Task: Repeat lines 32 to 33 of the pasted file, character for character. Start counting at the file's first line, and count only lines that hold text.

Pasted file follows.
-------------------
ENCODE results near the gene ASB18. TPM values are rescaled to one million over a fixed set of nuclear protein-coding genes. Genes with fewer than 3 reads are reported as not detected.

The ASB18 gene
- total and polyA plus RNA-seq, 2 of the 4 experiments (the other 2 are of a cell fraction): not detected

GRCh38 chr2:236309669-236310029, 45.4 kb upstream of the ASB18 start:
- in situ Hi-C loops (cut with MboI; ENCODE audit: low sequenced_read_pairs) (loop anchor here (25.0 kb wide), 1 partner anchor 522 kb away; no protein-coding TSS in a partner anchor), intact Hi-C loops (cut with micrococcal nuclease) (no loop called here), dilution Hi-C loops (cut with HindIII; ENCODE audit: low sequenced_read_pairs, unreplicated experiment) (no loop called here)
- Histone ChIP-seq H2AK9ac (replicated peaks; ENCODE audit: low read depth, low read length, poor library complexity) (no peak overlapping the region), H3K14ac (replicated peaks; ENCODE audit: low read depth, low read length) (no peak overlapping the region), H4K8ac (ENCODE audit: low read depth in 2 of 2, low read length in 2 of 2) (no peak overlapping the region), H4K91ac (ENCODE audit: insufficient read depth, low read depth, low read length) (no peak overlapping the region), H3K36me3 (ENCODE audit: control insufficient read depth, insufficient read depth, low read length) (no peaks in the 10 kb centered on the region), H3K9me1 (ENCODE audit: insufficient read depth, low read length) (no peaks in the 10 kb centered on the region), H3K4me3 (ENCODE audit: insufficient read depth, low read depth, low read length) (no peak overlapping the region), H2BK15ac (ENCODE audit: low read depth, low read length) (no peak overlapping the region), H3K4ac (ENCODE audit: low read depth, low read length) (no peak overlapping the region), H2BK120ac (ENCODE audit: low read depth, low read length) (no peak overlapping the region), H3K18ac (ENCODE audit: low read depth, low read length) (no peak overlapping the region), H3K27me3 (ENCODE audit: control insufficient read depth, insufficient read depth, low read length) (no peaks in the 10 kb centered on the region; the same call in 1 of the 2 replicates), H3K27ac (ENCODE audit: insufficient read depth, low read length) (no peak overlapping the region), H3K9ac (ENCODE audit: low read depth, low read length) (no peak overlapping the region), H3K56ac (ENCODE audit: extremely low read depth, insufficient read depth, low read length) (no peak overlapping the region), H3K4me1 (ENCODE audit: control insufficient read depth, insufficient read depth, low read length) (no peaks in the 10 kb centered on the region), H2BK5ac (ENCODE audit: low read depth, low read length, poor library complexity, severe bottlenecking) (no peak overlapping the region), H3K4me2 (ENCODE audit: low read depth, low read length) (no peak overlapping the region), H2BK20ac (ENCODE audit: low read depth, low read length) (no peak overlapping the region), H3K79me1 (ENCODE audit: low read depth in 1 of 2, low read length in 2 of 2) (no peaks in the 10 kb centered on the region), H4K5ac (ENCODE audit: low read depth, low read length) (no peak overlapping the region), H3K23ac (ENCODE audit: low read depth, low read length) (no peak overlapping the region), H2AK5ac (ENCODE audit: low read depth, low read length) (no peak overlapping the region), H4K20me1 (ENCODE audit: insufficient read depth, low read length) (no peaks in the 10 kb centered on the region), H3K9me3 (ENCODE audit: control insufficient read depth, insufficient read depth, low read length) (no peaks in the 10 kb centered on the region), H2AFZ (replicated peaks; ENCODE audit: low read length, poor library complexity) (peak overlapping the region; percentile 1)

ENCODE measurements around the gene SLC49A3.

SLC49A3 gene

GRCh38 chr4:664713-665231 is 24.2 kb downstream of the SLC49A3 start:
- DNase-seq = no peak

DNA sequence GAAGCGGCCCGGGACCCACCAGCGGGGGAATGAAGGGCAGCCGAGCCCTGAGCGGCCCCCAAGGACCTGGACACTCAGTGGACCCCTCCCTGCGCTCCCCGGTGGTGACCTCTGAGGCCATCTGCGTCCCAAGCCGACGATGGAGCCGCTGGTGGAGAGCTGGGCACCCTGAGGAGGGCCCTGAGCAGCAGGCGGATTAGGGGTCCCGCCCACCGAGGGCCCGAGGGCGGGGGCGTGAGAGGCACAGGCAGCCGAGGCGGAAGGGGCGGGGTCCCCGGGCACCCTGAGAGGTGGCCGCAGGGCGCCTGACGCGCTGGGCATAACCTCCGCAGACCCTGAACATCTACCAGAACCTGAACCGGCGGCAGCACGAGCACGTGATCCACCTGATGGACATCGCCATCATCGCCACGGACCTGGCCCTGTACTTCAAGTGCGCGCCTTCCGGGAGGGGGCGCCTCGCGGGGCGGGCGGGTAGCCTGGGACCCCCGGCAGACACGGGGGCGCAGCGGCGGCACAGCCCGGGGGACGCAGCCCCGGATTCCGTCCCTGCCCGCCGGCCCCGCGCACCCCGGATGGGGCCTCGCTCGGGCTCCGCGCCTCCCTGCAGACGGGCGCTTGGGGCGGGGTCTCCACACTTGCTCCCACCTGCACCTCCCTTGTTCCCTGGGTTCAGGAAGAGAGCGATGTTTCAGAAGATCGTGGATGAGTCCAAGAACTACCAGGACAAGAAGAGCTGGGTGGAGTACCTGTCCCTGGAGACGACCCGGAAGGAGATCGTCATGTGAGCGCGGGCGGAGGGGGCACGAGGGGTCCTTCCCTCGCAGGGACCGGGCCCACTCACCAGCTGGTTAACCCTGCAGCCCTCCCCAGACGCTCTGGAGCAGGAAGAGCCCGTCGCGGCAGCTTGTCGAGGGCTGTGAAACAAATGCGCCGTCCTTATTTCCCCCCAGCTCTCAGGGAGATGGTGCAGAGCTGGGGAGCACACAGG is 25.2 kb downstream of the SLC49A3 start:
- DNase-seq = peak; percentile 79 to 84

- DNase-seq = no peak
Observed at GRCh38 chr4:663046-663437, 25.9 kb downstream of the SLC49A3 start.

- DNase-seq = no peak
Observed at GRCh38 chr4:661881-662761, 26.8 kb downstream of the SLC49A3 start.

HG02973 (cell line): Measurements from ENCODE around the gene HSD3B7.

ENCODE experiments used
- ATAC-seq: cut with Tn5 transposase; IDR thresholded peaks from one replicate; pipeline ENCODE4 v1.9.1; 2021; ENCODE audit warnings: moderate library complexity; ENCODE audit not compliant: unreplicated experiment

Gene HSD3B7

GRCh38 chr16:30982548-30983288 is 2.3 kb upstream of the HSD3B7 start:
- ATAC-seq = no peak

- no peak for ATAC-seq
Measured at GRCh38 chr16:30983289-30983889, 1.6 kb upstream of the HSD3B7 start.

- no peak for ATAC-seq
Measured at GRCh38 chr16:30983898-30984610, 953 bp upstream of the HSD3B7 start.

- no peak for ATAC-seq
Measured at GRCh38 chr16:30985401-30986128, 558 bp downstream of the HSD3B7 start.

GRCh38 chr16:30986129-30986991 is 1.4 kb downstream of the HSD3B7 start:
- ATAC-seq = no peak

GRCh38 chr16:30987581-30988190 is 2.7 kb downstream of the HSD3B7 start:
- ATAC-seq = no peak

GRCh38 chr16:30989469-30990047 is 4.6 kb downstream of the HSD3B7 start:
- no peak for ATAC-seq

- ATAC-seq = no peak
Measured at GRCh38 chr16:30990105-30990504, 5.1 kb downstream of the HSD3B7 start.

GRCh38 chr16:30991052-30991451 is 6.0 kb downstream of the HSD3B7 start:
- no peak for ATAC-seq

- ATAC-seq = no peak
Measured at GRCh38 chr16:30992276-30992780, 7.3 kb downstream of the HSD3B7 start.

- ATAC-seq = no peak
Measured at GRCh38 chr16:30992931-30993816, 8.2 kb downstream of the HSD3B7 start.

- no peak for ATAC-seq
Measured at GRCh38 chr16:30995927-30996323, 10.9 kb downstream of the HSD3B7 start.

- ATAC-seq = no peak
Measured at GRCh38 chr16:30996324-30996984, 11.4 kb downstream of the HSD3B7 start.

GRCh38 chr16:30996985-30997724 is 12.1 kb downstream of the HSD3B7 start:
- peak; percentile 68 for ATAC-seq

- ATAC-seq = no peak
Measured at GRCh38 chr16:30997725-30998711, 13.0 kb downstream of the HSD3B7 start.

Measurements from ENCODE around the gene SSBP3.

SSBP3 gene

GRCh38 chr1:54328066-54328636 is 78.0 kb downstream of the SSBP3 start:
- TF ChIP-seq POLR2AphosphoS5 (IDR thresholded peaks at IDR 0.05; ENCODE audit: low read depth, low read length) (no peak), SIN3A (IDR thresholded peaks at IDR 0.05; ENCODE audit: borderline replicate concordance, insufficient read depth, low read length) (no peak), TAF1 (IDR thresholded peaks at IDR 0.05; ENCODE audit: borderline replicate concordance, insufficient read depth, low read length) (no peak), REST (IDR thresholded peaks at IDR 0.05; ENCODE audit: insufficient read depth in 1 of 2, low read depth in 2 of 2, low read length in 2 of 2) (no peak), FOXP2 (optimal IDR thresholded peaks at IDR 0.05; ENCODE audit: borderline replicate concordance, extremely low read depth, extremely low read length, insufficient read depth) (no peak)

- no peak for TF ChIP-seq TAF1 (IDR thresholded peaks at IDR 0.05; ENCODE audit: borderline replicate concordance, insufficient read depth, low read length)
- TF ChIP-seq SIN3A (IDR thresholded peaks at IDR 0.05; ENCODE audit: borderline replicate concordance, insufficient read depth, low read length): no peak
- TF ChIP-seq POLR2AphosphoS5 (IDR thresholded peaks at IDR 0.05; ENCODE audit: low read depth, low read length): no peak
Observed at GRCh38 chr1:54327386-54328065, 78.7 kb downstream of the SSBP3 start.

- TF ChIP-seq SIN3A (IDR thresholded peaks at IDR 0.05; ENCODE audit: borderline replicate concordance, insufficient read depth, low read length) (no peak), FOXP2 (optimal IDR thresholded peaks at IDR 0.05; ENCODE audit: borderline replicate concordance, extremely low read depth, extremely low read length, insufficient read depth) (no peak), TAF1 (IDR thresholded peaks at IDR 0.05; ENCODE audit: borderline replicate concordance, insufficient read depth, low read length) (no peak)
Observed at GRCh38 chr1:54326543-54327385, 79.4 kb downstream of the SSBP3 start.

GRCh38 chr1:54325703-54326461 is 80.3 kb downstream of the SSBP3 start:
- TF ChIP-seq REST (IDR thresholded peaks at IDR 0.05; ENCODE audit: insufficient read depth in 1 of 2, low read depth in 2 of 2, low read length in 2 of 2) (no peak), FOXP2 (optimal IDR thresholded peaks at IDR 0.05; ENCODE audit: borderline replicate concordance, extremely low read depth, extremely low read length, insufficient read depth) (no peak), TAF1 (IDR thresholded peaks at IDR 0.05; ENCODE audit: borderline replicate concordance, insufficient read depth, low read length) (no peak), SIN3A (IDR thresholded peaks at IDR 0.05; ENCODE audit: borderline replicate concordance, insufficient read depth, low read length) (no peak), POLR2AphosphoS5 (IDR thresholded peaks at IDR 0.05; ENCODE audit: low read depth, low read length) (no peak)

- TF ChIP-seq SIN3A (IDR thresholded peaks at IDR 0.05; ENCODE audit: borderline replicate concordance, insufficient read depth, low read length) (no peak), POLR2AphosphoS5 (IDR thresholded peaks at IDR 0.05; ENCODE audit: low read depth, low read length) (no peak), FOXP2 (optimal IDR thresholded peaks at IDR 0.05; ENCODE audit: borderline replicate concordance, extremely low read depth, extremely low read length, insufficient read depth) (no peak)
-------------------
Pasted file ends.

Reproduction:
- ATAC-seq = no peak

GRCh38 chr16:30989469-30990047 is 4.6 kb downstream of the HSD3B7 start: